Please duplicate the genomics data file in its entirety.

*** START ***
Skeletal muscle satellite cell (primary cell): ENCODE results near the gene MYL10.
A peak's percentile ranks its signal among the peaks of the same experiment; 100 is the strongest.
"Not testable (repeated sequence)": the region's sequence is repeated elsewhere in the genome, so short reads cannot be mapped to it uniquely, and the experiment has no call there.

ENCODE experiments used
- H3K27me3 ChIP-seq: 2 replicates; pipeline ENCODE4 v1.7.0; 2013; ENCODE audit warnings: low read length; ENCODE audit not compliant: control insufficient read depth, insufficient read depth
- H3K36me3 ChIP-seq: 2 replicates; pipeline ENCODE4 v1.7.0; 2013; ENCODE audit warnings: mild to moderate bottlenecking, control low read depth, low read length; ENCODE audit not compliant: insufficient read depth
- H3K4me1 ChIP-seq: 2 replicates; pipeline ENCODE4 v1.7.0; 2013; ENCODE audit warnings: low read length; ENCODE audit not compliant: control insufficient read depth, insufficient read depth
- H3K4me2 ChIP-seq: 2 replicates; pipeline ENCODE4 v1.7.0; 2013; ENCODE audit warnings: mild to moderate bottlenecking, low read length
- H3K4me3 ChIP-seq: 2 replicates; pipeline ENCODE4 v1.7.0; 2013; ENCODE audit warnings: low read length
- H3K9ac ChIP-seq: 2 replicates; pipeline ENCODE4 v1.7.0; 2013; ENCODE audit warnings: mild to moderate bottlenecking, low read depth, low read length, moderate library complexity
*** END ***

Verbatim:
Skeletal muscle satellite cell (primary cell): ENCODE results near the gene MYL10.
A peak's percentile ranks its signal among the peaks of the same experiment; 100 is the strongest.
"Not testable (repeated sequence)": the region's sequence is repeated elsewhere in the genome, so short reads cannot be mapped to it uniquely, and the experiment has no call there.

ENCODE experiments used
- H3K27me3 ChIP-seq: 2 replicates; pipeline ENCODE4 v1.7.0; 2013; ENCODE audit warnings: low read length; ENCODE audit not compliant: control insufficient read depth, insufficient read depth
- H3K36me3 ChIP-seq: 2 replicates; pipeline ENCODE4 v1.7.0; 2013; ENCODE audit warnings: mild to moderate bottlenecking, control low read depth, low read length; ENCODE audit not compliant: insufficient read depth
- H3K4me1 ChIP-seq: 2 replicates; pipeline ENCODE4 v1.7.0; 2013; ENCODE audit warnings: low read length; ENCODE audit not compliant: control insufficient read depth, insufficient read depth
- H3K4me2 ChIP-seq: 2 replicates; pipeline ENCODE4 v1.7.0; 2013; ENCODE audit warnings: mild to moderate bottlenecking, low read length
- H3K4me3 ChIP-seq: 2 replicates; pipeline ENCODE4 v1.7.0; 2013; ENCODE audit warnings: low read length
- H3K9ac ChIP-seq: 2 replicates; pipeline ENCODE4 v1.7.0; 2013; ENCODE audit warnings: mild to moderate bottlenecking, low read depth, low read length, moderate library complexity